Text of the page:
There’s no end of mysteries to explore in this weird, wacky, and wonderful universe. How is it that light can be both a particle and a wave? How is it possible that the complexity of a single cell surpasses that of the largest city? And how come there’s no synonym for thesaurus?
Among life’s many questions there’s a small collection that garners special attention – they are the deepest and most unfathomable of them all. Or, at least to secular sorts. It turns out that God has given clear and ready answers to any who have the ears to hear.
Q. Which came first, the chicken or the egg?
A. The chicken.
How can you have one without first having the other? But when we understand that God created everything in just six days then we can conclude that, just as He created Adam full grown, He probably started chickens off with their adult versions too.
Q. If a tree falls in the forest, and there’s nobody around to hear it, does it make a sound?
Is sound the vibrations in the air, or do those vibrations only become sound when they are heard? Before you answer, consider how there are other vibrations in the air – too low or too high for us to hear – that we consequently don’t regard as sound. However, the problem here is that the premise of the question is wrong: Christians know there is always Somebody around.
Q. How did life begin?
A. With a word.
Evolution has no explanation for the origin of life since evolution’s two mechanisms – natural selection, and random mutation – require an already living, already replicating organism to exist before they can act on it. Just as there is no possibility of selecting until there’s a pool of candidates to select from, there can be no mutation until there’s an original to mutate from. While secular sorts have no answer to give, Christians can read all about life’s origins in Genesis 1 and 2.
Q. Is my glass half empty or half full?
A. Half full.
Nothing we have in life is deserved so if we’re given a glass that’s got water right up to the midway point we should view that gratefully, happy for the gift given.
Q. If God can do anything, can He make a rock too heavy for Him to lift?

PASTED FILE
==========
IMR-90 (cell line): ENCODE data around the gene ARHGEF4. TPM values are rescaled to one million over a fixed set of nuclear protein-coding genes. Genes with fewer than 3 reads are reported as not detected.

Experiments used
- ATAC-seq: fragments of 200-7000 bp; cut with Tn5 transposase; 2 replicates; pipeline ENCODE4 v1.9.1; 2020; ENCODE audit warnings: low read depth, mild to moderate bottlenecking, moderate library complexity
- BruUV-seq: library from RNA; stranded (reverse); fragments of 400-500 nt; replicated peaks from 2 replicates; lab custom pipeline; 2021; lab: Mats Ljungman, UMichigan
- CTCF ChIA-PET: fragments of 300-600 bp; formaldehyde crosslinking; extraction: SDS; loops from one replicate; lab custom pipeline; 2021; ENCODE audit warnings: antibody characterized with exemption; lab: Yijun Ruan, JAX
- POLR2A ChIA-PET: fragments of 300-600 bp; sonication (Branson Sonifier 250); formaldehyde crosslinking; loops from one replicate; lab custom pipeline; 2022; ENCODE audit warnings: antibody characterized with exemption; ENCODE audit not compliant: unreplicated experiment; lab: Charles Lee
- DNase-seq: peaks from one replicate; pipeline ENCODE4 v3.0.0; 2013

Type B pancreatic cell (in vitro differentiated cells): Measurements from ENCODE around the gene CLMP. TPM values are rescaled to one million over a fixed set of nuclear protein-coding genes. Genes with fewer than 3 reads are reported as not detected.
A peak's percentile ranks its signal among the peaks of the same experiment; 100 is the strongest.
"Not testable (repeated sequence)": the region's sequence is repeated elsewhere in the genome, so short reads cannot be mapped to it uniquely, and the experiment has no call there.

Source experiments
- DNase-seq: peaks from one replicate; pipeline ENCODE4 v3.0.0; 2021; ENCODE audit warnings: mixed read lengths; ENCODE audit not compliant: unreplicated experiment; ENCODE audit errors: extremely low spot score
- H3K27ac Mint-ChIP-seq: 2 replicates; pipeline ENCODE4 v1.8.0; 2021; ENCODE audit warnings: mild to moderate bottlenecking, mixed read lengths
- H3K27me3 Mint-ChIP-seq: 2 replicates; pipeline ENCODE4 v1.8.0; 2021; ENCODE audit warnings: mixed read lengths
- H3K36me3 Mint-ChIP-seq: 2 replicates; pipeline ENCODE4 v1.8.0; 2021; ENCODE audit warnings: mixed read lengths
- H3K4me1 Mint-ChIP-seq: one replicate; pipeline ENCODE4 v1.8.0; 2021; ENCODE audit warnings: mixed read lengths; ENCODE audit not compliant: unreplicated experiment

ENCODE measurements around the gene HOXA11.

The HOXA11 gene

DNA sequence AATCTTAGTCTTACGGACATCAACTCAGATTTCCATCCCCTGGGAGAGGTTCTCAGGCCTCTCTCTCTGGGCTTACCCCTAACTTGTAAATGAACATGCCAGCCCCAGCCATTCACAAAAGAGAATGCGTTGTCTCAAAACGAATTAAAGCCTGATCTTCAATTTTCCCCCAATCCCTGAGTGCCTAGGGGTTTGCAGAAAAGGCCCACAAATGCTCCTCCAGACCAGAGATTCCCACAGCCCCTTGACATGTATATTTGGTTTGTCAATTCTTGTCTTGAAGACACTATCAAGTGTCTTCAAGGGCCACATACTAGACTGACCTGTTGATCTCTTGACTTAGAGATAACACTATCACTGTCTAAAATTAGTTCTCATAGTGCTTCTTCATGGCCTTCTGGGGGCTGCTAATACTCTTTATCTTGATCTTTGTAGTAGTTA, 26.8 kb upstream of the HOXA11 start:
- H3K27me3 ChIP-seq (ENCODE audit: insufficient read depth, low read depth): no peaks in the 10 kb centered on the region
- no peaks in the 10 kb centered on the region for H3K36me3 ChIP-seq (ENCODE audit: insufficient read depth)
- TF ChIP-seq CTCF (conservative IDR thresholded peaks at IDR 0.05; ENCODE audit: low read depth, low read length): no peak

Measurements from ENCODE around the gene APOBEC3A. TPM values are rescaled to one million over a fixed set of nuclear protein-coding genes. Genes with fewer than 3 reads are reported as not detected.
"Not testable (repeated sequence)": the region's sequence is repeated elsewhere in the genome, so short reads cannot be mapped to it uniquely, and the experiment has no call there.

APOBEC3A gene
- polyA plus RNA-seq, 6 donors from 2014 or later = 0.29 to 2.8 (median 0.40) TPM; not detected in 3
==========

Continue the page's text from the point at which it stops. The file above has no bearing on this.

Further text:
God can’t do everything. Specifically, He can’t do anything contrary to His own character. That’s why He can’t ignore sin – His character won’t allow it. And that’s why, to offer us mercy, Jesus had to come to Earth to take our sins on Himself – God could only offer mercy in a way that still satisfied His need for justice. It would also be contrary to His character, as a God of order, to make rocks too heavy for Him to lift…or to make square circles, or any number of other nonsensical things.
Q. Is there life after death?
Unbelieving sorts will speculate about there being something after life, but Christians don’t have to. That Jesus died and rose again is the assurance of our own resurrection. He’s beaten death!
Q. What is the purpose of life?
A. To glorify God and enjoy Him forever.
Money, fame, power, status, and even family bring only temporary joys. What Man was created for was an eternal relationship with our infinite God.
Bonus: Did Adam have a belly button?
Belly buttons are scars from our umbilical cord connection to our mothers, and since neither Adam or Eve was born, neither of them would have had this scar.
Double Bonus: Who did Cain marry?
A. His sister (or possibly his niece).
While we aren’t supposed to marry relatives now, that prohibition came 2,000 years after Cain’s time (Leviticus 18:6). So why could he marry a close relation and we can’t? The explanation probably comes down to genetics. We all have genetic defects – damaged information in our DNA – but so long as we marry someone unrelated, the effects of those errors won’t generally be seen in our children, as the most serious effects of the error are likely to be countered by the corresponding and error-free section in our spouse’s genes. But close relatives may share the exact same defects, and were they to marry, their children would be more likely to have genetic diseases. This didn’t apply to Adam and Eve, because they started off with perfect genes, and when their children married, they still didn’t have many errors to pass on. It was only after a couple thousand years that genetic errors would have so accumulated that close relatives had to be barred from marrying.
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